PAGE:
'We want poppies' is a group made up of people from all over France who are concerned about the country's high use of pesticides.
It is lead by Fabrice Nicolino, a freelance journalist who survived the Charlie Hebdo massacre in Paris and began his protest as an online petition a year ago.
Since then the movement has grown to encompass widespread support with rallies held in 800 towns and villages.
Nicolino's motto is: “When one pesticide is banned, ten others take its place. We no longer recognise our country. Give us back our poppies”.
The petition has already gathered more than 800,000 signatures and an increasing number of people are backing calls for the government to restrict the use of pesticides.
More than 40 local mayors now support the issue, and Nicolino is calling on all his supporters to gather in front of their local mairie on the first Friday of every month at 6.30pm to demand change.
Beyond the number of signatories, what is interesting is that this movement is not centred around large cities, but instead in small towns and villages directly affected by the use of pesticides.
France is the third biggest user of agricultural pesticides in the world and the biggest in Europe. Around 2,500 products are used on French farms, orchards and vineyards to protect the crops from weeds, fungi and to a lesser extent insects.
And public unease has been growing over the use of chemicals on the land.
Last year, the government banned the use of metam sodium after dozens of farmworkers in the Angers area fell ill. But many other pesticides are still widely used.
Although the official cause is unknown, many people blame pesticides for the spate of babies in France who have been born without arms in recent years, predominantly in rural areas.
In north-west France, a local mayor, Daniel Cueff, was concerned about pesticides banned farmers from spraying near homes or schools in his commune, only to find himself in court for exceeding his authority.
His case became something of a cause celèbre and dozens of people turned up to his court hearing in Rennes to support him.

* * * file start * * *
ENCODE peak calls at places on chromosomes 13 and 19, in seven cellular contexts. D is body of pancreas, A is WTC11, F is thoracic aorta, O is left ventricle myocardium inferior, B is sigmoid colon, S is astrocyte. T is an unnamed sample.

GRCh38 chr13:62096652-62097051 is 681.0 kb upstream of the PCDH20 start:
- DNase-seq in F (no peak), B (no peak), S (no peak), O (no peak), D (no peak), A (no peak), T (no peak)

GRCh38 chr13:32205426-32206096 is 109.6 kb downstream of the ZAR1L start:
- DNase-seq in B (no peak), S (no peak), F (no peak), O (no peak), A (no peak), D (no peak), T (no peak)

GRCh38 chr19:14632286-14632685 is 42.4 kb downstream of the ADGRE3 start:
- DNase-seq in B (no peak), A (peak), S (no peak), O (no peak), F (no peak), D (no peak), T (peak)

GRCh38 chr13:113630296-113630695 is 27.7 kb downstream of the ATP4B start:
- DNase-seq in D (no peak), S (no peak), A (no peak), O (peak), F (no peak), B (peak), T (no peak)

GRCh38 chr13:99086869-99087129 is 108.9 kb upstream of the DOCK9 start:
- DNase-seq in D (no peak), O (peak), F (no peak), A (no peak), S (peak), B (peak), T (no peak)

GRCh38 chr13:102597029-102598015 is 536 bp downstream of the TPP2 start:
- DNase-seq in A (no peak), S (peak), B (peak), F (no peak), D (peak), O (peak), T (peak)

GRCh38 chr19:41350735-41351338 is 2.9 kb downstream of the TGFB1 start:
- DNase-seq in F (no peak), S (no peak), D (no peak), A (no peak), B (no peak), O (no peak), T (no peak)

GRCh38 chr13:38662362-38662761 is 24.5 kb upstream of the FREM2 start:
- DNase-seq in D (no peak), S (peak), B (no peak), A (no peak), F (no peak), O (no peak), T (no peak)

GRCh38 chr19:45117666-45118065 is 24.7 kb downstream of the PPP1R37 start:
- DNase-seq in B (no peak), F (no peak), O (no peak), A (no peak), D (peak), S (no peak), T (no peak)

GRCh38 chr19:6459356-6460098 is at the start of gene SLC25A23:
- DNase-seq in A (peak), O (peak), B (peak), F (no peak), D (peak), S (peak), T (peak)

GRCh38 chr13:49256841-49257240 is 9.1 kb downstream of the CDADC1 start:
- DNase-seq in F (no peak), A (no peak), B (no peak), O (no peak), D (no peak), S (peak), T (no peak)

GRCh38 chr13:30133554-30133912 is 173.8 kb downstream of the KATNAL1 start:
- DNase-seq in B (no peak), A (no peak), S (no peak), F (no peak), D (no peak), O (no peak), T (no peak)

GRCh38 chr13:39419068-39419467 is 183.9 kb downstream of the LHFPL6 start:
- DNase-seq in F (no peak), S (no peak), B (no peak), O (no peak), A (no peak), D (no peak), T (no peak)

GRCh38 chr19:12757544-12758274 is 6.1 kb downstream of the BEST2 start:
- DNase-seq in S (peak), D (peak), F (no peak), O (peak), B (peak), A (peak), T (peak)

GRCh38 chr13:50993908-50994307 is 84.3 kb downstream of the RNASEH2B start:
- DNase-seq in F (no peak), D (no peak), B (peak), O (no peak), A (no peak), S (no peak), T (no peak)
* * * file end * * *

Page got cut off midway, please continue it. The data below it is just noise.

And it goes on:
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The environmental protesters took the poppy as their symbol as it grows easily on poor soil, but is also fragile and vulnerable to chemicals.
According to their petition, “Pesticides are poisons that destroy everything that is alive. One-third of birds have disappeared in fifteen years; half of butterflies in twenty years; bees and pollinators are dying in the billions; frogs and grasshoppers seem to have vanished; wild flowers are becoming rare.
“Pesticides are a health tragedy. They cause cancer, Parkinson's disease, psychological disorders in children, infertility, birth defects. Pesticide exposure is underestimated by a system that has gone mad, which has chosen to rush forward. When one pesticide is banned, ten others take its place. There are thousands of them. Give us back our poppies! Give us back the beauty of the world!”
On Monday, the French government launched a three-week consultation on pesticides. One of the proposed flagship measures is the establishment of a distance of 5 to 10 metres between crops treated with plant protection products and homes, a provision recommended by the National Health Security Agency (Anses).
But, according to the vice-president of the poppy collective, Francois de Beaulieu, this is a pointless token gesture.
“Unless the government issues a decree stopping the wind from blowing in France from the date of application of the decree on the five to ten metres… It's ridiculous, we don't care about the world.
“We know that it even affects unfortunate organic farmers, such as a fruit grower who recently lost his crops because traces of pesticides were found from a distant field. It cannot be assumed that residents would be protected by this size of distance.
“The only solution is to help farmers to learn how to do without pesticides for good.”
coquelicot – poppy
manifestants écologistes – environmental protestors
agriculteurs biologiques – organic farmers
mairie – town hall
santé – health